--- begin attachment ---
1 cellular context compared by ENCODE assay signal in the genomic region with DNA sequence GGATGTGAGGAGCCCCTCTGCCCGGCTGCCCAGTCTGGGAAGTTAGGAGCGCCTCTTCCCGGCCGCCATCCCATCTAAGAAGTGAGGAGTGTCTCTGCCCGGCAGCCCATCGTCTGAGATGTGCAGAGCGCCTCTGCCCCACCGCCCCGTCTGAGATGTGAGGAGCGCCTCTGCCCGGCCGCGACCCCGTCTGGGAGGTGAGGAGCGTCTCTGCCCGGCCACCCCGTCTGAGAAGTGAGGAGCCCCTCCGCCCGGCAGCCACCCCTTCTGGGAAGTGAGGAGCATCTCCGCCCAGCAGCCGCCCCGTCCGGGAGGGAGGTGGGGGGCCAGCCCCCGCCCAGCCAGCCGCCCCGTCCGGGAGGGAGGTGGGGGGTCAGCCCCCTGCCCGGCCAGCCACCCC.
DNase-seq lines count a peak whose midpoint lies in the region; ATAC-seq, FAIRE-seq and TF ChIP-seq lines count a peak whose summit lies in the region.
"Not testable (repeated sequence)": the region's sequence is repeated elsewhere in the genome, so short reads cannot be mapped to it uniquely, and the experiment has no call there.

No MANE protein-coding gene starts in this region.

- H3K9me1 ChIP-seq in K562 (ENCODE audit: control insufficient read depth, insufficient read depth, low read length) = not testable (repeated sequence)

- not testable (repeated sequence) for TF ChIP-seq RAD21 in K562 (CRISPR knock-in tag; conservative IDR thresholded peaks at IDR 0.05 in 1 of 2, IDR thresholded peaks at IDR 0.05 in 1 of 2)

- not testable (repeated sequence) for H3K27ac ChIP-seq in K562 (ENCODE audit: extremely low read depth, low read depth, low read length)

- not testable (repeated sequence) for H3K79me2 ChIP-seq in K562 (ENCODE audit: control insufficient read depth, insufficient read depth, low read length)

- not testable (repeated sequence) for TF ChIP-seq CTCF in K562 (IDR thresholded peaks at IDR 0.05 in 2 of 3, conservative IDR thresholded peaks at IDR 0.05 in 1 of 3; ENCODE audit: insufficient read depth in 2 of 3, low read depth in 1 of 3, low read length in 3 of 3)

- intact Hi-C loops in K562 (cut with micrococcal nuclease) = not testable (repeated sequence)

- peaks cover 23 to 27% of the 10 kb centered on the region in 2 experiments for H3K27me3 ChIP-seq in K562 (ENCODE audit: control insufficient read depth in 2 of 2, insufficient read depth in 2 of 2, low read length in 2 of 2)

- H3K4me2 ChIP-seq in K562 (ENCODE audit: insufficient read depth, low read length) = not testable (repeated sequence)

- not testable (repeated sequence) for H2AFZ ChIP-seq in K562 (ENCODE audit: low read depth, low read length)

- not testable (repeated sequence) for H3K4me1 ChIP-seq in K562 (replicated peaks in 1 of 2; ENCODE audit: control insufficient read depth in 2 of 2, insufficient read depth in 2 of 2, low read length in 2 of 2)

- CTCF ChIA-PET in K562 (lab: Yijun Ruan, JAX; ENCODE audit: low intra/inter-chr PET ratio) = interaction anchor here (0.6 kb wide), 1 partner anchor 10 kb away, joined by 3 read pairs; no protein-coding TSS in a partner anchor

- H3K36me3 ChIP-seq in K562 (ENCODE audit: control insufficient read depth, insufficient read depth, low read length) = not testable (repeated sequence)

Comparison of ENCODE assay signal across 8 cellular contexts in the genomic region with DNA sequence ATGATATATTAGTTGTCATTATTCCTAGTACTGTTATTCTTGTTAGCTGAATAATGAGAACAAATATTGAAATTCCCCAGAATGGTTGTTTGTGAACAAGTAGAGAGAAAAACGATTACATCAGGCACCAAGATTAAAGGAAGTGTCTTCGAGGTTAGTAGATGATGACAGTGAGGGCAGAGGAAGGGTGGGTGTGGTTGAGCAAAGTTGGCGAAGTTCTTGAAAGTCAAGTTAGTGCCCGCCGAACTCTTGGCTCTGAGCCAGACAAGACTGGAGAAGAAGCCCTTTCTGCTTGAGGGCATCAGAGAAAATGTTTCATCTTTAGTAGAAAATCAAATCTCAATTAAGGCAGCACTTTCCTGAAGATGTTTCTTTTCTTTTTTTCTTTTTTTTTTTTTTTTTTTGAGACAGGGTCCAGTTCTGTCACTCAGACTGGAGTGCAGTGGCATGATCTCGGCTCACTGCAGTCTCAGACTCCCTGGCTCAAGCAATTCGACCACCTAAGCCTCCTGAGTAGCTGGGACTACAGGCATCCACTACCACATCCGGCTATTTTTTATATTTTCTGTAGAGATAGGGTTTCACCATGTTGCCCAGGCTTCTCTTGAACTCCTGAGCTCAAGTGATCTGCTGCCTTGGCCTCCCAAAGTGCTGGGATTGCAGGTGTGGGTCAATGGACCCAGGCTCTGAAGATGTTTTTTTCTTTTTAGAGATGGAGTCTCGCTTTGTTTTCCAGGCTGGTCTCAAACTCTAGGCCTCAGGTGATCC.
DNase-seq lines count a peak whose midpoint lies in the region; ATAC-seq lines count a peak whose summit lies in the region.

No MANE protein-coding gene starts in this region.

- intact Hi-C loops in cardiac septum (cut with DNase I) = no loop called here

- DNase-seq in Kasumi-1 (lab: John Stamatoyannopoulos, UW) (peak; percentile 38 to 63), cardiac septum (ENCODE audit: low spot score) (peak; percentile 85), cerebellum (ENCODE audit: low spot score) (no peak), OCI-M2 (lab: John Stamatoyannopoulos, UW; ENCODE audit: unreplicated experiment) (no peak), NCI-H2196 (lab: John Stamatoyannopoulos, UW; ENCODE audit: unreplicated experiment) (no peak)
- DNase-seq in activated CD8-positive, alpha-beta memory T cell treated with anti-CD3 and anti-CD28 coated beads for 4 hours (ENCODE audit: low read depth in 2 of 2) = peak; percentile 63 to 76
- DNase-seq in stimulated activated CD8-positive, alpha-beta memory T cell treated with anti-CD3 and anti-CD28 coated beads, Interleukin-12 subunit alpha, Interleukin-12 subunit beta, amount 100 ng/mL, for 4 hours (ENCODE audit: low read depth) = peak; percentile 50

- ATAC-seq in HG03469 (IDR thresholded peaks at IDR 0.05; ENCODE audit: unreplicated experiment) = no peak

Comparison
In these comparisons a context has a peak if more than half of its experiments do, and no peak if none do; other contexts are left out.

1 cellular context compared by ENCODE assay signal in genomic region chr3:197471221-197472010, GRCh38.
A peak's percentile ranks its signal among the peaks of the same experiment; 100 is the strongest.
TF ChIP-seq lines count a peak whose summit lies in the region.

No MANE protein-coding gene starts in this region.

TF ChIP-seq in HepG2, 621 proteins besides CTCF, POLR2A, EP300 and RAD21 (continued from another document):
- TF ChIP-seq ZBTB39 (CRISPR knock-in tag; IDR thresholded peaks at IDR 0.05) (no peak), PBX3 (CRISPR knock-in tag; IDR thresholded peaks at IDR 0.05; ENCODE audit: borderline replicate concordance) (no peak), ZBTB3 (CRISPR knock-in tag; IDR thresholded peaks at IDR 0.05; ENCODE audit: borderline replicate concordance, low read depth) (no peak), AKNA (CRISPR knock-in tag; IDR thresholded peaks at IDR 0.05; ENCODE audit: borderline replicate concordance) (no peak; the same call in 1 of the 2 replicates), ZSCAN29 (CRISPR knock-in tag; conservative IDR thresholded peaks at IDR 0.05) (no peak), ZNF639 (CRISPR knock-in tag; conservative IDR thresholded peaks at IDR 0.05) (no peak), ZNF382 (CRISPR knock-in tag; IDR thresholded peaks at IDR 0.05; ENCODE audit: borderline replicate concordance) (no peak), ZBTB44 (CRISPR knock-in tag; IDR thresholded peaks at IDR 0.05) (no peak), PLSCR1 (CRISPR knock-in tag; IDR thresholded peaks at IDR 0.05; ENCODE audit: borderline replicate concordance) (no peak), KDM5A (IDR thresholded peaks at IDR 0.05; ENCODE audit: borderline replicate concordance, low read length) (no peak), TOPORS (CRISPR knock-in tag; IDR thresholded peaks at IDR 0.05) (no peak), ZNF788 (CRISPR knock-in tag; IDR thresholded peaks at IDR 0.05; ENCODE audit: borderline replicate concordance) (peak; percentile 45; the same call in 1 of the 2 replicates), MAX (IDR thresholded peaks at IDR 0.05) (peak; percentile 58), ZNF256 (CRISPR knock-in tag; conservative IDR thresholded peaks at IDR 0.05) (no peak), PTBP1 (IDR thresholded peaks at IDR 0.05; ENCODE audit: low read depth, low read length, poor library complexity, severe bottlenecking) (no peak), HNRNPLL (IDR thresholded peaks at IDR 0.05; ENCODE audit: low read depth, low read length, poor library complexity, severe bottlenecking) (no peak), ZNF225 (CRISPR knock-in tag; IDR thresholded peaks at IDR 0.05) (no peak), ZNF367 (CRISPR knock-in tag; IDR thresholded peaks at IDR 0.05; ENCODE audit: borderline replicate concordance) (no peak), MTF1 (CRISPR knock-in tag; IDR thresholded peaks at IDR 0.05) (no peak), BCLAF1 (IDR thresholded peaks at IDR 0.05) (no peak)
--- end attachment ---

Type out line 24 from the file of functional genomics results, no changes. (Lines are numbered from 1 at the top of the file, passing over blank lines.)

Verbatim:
- ATAC-seq in HG03469 (IDR thresholded peaks at IDR 0.05; ENCODE audit: unreplicated experiment) = no peak